In addition, Governor Quinn also appointed retired Judge Gino L. DiVito to the Sentencing Policy Advisory Council. The Council, part of the Crime Reduction Act signed into law in August, will review sentencing policies and practices and examine their impact on the Illinois criminal justice system. The Council is composed of 18 members and is required to submit an annual report to the Governor and the General Assembly.
Judge DiVito has been involved in the Illinois criminal justice system since his graduation from Loyola University of Chicago School of Law in 1963. He served for eight years on the Illinois Appellate Court First District’s Second Division, has taught at Loyola University of Chicago School of Law for more than three decades and is a founding partner of Tabet DiVito & Rothstein, where he has worked since 2001. (Background Information)
The review headed by Judge Erickson has found that under MGT Push, the recently accelerated meritorious credit program, 1,718 inmates were either released into mandatory supervision, transferred into the custody of another jurisdictional authority, or, in the case of three of the inmates, were not subject to mandatory supervision as a matter of law or by an order of the courts. On average, these 1,718 inmates served 37 days less than they would have under the prior 61-day meritorious credit program. Even under the 61-day meritorious credit program, 1,392 inmates (81 percent of those 1,718) would have been released by December 30 and all would have been released by the end of January, 2010.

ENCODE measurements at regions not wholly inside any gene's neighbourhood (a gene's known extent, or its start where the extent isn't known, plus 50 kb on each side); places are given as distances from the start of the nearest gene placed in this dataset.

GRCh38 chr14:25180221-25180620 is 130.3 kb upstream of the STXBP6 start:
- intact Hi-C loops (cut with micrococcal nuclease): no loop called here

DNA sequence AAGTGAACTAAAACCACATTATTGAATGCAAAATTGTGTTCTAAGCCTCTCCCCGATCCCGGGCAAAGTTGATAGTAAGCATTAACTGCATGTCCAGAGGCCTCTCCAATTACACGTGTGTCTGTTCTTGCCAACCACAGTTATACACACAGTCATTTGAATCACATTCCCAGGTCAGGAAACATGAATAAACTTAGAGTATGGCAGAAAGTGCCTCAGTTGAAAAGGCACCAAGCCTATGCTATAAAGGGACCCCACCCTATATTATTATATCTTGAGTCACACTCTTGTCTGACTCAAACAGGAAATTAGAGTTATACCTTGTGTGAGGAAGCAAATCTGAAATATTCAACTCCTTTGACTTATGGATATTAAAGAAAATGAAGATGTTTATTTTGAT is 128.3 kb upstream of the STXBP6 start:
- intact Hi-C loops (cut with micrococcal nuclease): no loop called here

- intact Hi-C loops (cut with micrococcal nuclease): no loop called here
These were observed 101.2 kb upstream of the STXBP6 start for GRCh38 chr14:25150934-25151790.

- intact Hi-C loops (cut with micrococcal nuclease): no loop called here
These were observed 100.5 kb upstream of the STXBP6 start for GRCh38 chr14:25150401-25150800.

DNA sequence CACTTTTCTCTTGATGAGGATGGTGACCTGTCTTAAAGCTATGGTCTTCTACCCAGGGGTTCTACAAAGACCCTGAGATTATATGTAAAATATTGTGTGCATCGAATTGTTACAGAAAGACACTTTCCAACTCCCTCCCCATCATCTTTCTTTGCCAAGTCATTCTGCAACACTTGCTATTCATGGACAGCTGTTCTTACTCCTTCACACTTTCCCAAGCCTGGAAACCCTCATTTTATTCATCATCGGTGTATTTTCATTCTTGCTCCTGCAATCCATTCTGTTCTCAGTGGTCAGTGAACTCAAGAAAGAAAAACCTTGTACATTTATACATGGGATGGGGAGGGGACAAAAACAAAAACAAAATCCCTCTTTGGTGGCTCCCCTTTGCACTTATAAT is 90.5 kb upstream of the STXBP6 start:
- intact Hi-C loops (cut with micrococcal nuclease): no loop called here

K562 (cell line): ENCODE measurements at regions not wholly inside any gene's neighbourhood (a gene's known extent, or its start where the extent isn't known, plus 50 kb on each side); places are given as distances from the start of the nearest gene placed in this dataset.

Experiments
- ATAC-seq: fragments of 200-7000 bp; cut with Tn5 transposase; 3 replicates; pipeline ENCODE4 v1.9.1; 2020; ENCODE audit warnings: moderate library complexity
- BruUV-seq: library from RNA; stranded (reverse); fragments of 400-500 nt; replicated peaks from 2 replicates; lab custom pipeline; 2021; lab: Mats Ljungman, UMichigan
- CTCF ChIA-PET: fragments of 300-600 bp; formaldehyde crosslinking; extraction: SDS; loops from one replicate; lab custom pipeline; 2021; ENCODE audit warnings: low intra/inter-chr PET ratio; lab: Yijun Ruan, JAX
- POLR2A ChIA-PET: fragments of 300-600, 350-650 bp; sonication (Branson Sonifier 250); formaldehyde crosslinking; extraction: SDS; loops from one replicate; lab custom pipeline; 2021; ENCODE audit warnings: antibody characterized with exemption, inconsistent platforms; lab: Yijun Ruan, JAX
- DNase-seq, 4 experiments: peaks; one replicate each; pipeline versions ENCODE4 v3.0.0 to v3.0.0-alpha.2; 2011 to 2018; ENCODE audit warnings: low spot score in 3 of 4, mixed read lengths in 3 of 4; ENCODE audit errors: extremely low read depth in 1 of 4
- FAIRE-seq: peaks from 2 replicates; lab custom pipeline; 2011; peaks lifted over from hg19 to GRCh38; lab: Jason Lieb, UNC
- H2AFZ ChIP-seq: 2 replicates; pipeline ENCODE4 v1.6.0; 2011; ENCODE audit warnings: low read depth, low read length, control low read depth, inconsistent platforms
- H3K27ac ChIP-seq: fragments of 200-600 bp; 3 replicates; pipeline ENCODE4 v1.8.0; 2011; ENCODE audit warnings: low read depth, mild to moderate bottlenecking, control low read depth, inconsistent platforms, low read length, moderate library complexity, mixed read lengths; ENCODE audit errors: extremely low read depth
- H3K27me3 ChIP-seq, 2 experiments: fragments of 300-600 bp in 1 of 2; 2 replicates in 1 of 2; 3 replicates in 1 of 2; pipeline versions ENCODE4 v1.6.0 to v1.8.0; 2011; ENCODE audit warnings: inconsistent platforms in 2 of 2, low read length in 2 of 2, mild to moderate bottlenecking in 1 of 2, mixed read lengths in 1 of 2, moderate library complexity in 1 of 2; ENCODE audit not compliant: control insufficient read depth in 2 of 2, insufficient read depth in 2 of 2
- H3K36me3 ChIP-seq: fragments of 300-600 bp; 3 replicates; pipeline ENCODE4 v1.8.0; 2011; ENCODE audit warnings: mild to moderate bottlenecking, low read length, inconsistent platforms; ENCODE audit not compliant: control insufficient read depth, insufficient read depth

Judge Erickson, a Senior Lecturer in Law at Chicago-Kent College of Law, is a former judge and prosecutor. An unpaid advisor to the Governor, Erickson is conducting a top-to-bottom review of the meritorious credit program along with Jerome Stermer, Governor Quinn’s chief of staff, and Theodore Chung, general counsel to Governor Quinn.
“The meritorious credit system was created nearly 32 years ago for a different time and penal system.” said Judge Erickson. “We’ve made a number of early recommendations to help fix a system that has broken down. More recommendations will be made that will protect the public while preserving the integrity of the criminal justice system and the court’s sentencing of offenders.”
The Illinois Department of Corrections was established in 1970. When IDOC began, Illinois only operated seven adult facilities. Since that time, stricter laws have resulted in increased sentencing and longer terms. To address this steady increase in the inmate population, the agency today operates 28 adult correctional centers as well as various work camps, boot camps and eight adult transition centers.
IDOC’s recommended budget is $1.28 billion for Fiscal Year 2010. The agency employs approximately 11,000 employees and is responsible for the management of 45,000 adult inmates.
In Illinois the rate of recidivism, a tendency to relapse into criminal behavior, was 51.3 percent in fiscal year 2009 and 47 percent of DOC inmates serve six months or less.
For more information on IDOC, please visit: http://www.idoc.state.il.us.